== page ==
Visit the Commission's career page to find roles we are currently advertising.

Meet Chris Boyd-Skinner...

Chris Boyd-Skinner, Senior Project Officer

What did you do before the Commission?

I am a Registered Nurse and still work clinically. My experience is mostly across intensive care and aeromedical retrievals. I have also spent time working in research with the University of New South Wales and in the private sector with Sonic Healthcare managing a community nursing team.

What do you do now?

My current role is Senior Project Officer in the Digital Patient Safety team. A good portion of our work is focused on the My Health Record system and I work closely with the Australian Digital Health Agency on a number of different projects.

At present, I am halfway through a national My Health Record in Emergency Departments (ED) Roadshow. The Roadshow has travelled to public and private hospitals across the country (including tertiary, regional and remote facilities), speaking with clinicians about how the My Health Record can be best utilised in the ED context.

What do you love about your work?

Digital health is an exciting space to be working in and we are now at a critical juncture in Australia with regard to an influx of new and emerging technologies. It’s great working closely with clinicians to examine how this technology will inevitably shape and impact their practice; in addition to understanding what effect this may have on patient outcomes. The Commission’s role is instrumental in ensuring that digital health in Australia is delivered in a safe way so it’s wonderful to be part of this story.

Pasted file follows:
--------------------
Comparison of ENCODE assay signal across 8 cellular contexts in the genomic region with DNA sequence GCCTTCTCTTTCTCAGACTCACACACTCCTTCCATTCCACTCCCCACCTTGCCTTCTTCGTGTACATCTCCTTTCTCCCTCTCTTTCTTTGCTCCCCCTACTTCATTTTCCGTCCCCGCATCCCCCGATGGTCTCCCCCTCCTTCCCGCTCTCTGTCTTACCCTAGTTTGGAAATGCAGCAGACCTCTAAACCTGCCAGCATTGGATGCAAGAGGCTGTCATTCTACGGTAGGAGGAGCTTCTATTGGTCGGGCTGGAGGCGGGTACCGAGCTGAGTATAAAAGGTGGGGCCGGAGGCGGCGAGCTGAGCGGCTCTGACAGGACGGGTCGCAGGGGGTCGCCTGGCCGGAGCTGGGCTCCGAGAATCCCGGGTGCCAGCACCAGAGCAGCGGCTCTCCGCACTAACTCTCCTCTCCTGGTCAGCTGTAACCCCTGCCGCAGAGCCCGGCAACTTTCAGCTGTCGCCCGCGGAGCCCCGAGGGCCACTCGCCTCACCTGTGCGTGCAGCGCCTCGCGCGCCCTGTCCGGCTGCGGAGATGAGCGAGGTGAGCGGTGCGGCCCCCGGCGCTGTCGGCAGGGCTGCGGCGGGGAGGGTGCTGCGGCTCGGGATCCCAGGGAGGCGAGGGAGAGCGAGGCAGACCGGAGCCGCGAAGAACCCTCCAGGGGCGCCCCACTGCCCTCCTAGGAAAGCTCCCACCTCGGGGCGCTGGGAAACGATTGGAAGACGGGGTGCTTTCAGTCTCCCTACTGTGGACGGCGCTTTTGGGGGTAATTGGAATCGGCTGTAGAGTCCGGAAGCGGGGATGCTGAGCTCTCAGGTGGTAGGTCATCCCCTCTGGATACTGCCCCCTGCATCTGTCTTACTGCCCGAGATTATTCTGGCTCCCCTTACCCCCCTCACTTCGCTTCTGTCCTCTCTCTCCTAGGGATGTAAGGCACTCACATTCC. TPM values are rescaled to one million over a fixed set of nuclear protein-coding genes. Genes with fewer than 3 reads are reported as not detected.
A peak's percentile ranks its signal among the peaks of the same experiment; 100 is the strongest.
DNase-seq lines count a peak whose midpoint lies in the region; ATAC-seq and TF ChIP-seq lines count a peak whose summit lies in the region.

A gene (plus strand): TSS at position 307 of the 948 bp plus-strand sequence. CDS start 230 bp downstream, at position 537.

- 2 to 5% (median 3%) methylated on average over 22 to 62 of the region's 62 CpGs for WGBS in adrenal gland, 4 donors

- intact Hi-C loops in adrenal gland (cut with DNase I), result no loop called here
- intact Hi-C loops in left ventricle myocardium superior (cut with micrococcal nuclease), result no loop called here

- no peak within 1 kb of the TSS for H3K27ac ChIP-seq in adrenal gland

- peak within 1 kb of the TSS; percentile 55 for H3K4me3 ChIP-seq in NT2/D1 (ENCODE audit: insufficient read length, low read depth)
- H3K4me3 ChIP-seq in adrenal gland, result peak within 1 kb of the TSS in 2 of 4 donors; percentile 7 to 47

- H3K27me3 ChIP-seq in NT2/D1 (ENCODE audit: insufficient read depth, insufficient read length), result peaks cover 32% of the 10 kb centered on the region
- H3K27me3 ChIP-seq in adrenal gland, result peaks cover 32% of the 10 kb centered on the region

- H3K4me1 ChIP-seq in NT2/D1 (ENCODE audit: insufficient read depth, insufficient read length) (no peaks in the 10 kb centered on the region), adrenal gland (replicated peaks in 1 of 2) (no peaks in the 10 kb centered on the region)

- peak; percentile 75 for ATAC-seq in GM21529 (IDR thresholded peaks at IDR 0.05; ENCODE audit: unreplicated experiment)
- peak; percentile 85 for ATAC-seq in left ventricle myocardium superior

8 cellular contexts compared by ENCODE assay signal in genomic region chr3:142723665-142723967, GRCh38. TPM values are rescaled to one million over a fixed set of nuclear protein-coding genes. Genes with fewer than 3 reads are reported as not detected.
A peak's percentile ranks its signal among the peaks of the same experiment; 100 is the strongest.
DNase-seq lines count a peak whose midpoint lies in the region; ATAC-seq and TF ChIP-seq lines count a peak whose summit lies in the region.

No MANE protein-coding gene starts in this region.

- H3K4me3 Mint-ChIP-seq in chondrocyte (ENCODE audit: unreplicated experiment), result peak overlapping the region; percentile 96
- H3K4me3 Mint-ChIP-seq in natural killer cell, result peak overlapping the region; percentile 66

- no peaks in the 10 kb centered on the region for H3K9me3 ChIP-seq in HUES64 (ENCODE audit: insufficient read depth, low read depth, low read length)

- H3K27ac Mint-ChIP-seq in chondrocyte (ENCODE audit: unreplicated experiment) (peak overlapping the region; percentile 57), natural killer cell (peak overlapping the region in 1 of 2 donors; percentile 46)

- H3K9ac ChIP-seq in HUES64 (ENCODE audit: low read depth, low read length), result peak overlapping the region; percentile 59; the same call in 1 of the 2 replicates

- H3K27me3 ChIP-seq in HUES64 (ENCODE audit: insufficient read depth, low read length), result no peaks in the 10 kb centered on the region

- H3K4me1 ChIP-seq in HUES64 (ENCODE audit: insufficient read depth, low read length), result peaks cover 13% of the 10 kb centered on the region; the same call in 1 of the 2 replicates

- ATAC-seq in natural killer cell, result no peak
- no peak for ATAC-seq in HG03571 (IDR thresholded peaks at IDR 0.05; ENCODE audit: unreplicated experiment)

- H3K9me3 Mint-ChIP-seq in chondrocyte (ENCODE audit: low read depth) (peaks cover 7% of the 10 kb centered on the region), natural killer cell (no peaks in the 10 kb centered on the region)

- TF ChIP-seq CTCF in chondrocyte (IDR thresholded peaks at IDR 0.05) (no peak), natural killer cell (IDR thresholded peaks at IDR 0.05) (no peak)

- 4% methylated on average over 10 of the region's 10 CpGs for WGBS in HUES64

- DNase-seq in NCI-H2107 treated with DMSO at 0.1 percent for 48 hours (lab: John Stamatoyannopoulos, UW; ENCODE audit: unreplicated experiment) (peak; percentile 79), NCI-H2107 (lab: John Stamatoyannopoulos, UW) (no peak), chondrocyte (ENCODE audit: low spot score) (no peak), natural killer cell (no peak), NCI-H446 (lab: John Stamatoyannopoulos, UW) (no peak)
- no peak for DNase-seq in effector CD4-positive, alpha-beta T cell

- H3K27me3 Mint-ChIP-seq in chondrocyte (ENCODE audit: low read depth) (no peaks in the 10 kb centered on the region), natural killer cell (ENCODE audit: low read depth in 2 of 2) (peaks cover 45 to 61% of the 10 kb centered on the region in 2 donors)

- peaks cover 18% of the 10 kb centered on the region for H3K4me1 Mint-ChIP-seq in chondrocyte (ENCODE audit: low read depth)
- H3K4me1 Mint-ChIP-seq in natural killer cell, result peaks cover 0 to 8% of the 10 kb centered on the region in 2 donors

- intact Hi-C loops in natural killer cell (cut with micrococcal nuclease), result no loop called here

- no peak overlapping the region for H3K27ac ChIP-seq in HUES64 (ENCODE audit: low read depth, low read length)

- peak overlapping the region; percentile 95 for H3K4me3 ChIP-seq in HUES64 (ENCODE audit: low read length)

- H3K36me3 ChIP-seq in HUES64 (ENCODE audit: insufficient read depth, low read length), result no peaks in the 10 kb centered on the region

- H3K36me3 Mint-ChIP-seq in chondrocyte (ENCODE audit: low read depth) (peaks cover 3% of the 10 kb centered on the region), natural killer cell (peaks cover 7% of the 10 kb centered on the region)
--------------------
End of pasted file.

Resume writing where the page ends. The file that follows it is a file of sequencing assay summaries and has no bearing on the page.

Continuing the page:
What’s something that someone outside the Commission may not know about us?

There is a highly positive work culture within the Commission which makes being employed here a real privilege. The organisation is also full of some very talented minds and my colleagues are an inspirational bunch!

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t: 02 9126 3000
e: mail@safetyandquality.gov.au